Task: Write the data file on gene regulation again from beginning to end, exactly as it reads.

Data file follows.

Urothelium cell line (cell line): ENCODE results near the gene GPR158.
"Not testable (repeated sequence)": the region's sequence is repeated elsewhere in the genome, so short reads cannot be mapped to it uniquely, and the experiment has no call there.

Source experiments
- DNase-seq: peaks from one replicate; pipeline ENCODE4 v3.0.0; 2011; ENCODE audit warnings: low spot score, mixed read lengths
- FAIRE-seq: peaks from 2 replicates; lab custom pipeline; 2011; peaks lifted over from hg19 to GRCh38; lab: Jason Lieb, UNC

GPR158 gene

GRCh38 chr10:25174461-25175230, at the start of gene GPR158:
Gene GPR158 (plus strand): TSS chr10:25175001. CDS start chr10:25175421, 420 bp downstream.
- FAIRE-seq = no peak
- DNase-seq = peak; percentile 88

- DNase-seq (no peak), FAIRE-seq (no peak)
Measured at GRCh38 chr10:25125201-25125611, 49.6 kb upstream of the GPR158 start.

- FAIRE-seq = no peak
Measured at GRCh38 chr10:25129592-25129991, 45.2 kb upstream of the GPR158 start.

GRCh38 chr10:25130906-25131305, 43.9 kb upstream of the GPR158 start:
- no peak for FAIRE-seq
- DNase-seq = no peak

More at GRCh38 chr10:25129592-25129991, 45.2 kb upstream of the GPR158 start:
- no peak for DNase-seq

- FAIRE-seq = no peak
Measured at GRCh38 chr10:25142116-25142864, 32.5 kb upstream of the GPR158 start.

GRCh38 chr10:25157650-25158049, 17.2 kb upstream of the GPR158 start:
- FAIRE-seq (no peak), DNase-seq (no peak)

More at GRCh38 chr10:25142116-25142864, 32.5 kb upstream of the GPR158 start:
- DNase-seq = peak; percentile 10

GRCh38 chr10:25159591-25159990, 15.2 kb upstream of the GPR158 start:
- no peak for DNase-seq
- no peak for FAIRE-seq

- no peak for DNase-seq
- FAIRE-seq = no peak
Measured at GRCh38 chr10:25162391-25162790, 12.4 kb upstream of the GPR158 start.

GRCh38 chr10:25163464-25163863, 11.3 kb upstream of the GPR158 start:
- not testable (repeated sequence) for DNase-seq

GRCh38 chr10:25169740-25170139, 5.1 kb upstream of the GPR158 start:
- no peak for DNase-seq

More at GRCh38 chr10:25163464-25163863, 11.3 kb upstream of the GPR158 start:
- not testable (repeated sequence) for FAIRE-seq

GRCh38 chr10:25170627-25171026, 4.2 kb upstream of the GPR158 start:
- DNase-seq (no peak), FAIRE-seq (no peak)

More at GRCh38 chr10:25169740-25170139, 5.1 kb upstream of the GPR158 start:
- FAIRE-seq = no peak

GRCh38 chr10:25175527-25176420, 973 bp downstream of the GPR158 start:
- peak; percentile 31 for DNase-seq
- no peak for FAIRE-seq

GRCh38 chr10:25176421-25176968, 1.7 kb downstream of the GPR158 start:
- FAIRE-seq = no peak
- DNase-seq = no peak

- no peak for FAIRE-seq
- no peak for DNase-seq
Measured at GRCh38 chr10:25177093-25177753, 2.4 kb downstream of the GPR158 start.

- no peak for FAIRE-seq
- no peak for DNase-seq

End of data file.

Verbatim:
Urothelium cell line (cell line): ENCODE results near the gene GPR158.
"Not testable (repeated sequence)": the region's sequence is repeated elsewhere in the genome, so short reads cannot be mapped to it uniquely, and the experiment has no call there.

Source experiments
- DNase-seq: peaks from one replicate; pipeline ENCODE4 v3.0.0; 2011; ENCODE audit warnings: low spot score, mixed read lengths
- FAIRE-seq: peaks from 2 replicates; lab custom pipeline; 2011; peaks lifted over from hg19 to GRCh38; lab: Jason Lieb, UNC

GPR158 gene

GRCh38 chr10:25174461-25175230, at the start of gene GPR158:
Gene GPR158 (plus strand): TSS chr10:25175001. CDS start chr10:25175421, 420 bp downstream.
- FAIRE-seq = no peak
- DNase-seq = peak; percentile 88

- DNase-seq (no peak), FAIRE-seq (no peak)
Measured at GRCh38 chr10:25125201-25125611, 49.6 kb upstream of the GPR158 start.

- FAIRE-seq = no peak
Measured at GRCh38 chr10:25129592-25129991, 45.2 kb upstream of the GPR158 start.

GRCh38 chr10:25130906-25131305, 43.9 kb upstream of the GPR158 start:
- no peak for FAIRE-seq
- DNase-seq = no peak

More at GRCh38 chr10:25129592-25129991, 45.2 kb upstream of the GPR158 start:
- no peak for DNase-seq

- FAIRE-seq = no peak
Measured at GRCh38 chr10:25142116-25142864, 32.5 kb upstream of the GPR158 start.

GRCh38 chr10:25157650-25158049, 17.2 kb upstream of the GPR158 start:
- FAIRE-seq (no peak), DNase-seq (no peak)

More at GRCh38 chr10:25142116-25142864, 32.5 kb upstream of the GPR158 start:
- DNase-seq = peak; percentile 10

GRCh38 chr10:25159591-25159990, 15.2 kb upstream of the GPR158 start:
- no peak for DNase-seq
- no peak for FAIRE-seq

- no peak for DNase-seq
- FAIRE-seq = no peak
Measured at GRCh38 chr10:25162391-25162790, 12.4 kb upstream of the GPR158 start.

GRCh38 chr10:25163464-25163863, 11.3 kb upstream of the GPR158 start:
- not testable (repeated sequence) for DNase-seq

GRCh38 chr10:25169740-25170139, 5.1 kb upstream of the GPR158 start:
- no peak for DNase-seq

More at GRCh38 chr10:25163464-25163863, 11.3 kb upstream of the GPR158 start:
- not testable (repeated sequence) for FAIRE-seq

GRCh38 chr10:25170627-25171026, 4.2 kb upstream of the GPR158 start:
- DNase-seq (no peak), FAIRE-seq (no peak)

More at GRCh38 chr10:25169740-25170139, 5.1 kb upstream of the GPR158 start:
- FAIRE-seq = no peak

GRCh38 chr10:25175527-25176420, 973 bp downstream of the GPR158 start:
- peak; percentile 31 for DNase-seq
- no peak for FAIRE-seq

GRCh38 chr10:25176421-25176968, 1.7 kb downstream of the GPR158 start:
- FAIRE-seq = no peak
- DNase-seq = no peak

- no peak for FAIRE-seq
- no peak for DNase-seq
Measured at GRCh38 chr10:25177093-25177753, 2.4 kb downstream of the GPR158 start.

- no peak for FAIRE-seq
- no peak for DNase-seq